Teo and Yeow             Expires Februrary 1999                [Page 16]


Internet Draft       <draft-teoyeow-mip-rat-00.txt>          August 1998


   address translations are necessary.

11. Current Implementation

   A prototype implementation of RAT by S. W. Yeow is now undergoing
   testing.

12. Security Considerations

   The security considerations described in [REF 1] for all variations
   of NATs are applicable to RAT when address translations are
   necessary.

   A security log must be maintained at the registration server. Each
   registration request <home IP address, care-of address, time> should
   be recorded.

   If simultaneous valid registration requests with different care-of
   addresses from the same mobile node is received, the event MUST be
   logged. The registration server must discard all future registration
   requests from the same mobile node. A registration failure message
   should be sent to the requested care-of address if the application
   protocol supports error handling. The format of the message will be
   dependent on the application protocol used.

   All registration failures MUST be logged. The mobile user should be
   informed the time of the most recent successful/failed registration
   for each new registration attempt if possible.

Acknowledgements

   Many thanks to Dr Y. C. Tay at the National University of Singapore
   for his valuable help in reviewing this document.

   Special thanks to Rhandeev Singh at the National University of
   Singapore for his contribution to the protocol implementation.

   RAT research and development is funded in part by the National
   University of Singapore ARF grant RP960683.

References

   [1] Perkins, C., Editor, "IP Mobility Support", RFC 2002, October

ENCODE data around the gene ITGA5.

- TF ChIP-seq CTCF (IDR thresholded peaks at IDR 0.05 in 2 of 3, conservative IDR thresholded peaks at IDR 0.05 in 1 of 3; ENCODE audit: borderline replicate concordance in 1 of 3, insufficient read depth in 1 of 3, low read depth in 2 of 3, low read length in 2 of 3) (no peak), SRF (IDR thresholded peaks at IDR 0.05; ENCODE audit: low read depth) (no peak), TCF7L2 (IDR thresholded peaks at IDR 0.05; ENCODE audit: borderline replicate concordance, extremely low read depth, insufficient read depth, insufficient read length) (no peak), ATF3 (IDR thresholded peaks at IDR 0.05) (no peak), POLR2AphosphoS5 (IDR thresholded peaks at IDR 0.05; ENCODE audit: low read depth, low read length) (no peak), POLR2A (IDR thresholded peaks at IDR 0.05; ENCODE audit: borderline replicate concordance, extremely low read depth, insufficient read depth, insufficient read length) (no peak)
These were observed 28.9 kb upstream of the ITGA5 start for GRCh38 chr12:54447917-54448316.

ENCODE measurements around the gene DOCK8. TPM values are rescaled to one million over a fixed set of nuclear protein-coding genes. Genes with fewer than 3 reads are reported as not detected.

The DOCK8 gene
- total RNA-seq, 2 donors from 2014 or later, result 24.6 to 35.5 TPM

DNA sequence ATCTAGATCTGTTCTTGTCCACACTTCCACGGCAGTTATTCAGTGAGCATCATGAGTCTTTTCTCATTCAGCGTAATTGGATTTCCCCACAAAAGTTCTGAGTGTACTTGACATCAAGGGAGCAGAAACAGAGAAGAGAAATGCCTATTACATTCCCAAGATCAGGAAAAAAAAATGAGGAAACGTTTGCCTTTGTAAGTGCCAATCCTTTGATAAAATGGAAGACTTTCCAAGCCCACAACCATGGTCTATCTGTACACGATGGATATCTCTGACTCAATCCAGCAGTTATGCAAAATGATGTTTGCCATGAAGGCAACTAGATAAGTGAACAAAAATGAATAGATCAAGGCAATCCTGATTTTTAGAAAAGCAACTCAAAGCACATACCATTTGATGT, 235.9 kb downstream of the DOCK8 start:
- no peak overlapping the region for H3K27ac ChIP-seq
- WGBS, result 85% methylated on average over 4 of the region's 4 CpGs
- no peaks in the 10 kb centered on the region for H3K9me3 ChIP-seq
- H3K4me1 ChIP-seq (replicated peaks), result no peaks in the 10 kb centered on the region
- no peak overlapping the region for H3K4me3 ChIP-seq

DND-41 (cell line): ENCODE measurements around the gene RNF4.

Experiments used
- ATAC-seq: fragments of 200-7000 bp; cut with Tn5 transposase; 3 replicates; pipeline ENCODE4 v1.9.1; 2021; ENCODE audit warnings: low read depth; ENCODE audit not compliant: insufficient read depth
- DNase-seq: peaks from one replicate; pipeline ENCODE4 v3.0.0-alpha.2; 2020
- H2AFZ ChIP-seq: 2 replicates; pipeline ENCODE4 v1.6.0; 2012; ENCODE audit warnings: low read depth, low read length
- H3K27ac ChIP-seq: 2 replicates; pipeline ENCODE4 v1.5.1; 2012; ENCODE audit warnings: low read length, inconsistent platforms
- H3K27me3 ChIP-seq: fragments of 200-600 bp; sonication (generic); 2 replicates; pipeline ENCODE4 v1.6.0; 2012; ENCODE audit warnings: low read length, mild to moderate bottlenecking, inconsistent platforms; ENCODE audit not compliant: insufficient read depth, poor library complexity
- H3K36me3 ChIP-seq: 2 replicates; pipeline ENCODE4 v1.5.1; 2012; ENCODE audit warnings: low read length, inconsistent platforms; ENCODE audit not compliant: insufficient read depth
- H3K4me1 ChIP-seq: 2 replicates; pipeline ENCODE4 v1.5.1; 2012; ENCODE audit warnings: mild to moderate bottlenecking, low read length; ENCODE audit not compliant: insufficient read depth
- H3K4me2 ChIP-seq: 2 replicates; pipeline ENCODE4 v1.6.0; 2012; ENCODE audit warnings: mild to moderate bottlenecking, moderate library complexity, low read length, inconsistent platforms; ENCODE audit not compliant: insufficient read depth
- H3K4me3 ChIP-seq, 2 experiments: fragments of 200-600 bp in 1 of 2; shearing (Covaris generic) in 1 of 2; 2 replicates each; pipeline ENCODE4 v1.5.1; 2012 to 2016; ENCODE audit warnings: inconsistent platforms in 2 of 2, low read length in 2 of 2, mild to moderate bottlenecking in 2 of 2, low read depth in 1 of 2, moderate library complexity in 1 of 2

1996

   [2] Rekhter, Y., Moskowitz, B. Karrenberg, D., G. de Groot, and
       Lear, E. "Address Allocation for Private Internets", RFC 1918,
       February 1996



Teo and Yeow             Expires Februrary 1999                [Page 17]


Internet Draft       <draft-teoyeow-mip-rat-00.txt>          August 1998


   [3] P. Srisuresh, M. Holdrege, "IP Network Address Translator (NAT)
       Terminology and Considerations",
       <draft-ietf-nat-terminology-00.txt> - work in progress, July 1998

   [4] P. Srisuresh, K. Egevang, "Traditional IP Network Address
       Translator (Traditional NAT)",
       <draft-ietf-nat-traditional-00.txt> - work in progress, July 1998

   [5] Postel, J., "User Datagram Protocol", STD 6, RFC 768, August 1980

   [6] Rivest, R., "The MD5 Message-Digest Algorithm", RFC 1321, April
       1992

   [7] Perkins, C., "IP Encapsulation within IP", RFC 2003, May 1996

   [8] W. T. Teo, Y. Li, "Mobile IP extension for Private Internets
       Support", <draft-teoyli-mobileip-mvpn-00.txt> - work in progress,
       March 1998

   [9] Montenegro, G., Gupta, V., "Sun's SKIP Firewall Traversal for
       Mobile IP", RFC 2356, June 1998

Author's Address

   W. T. Teo
   National University of Singapore
   School of Computing
   Lower Kent Ridge Cresent
   Singapore 119260

   EMail: teoweetu@comp.nus.edu.sg

   Phone: (65) - 282 0005

   S. W. Yeow
   National University of Singapore
   School of Computing
   Lower Kent Ridge Cresent
   Singapore 119260

   EMail: yeowshin@comp.nus.edu.sg

   Phone: (65) - 257 3832








Teo and Yeow             Expires Februrary 1999                [Page 18]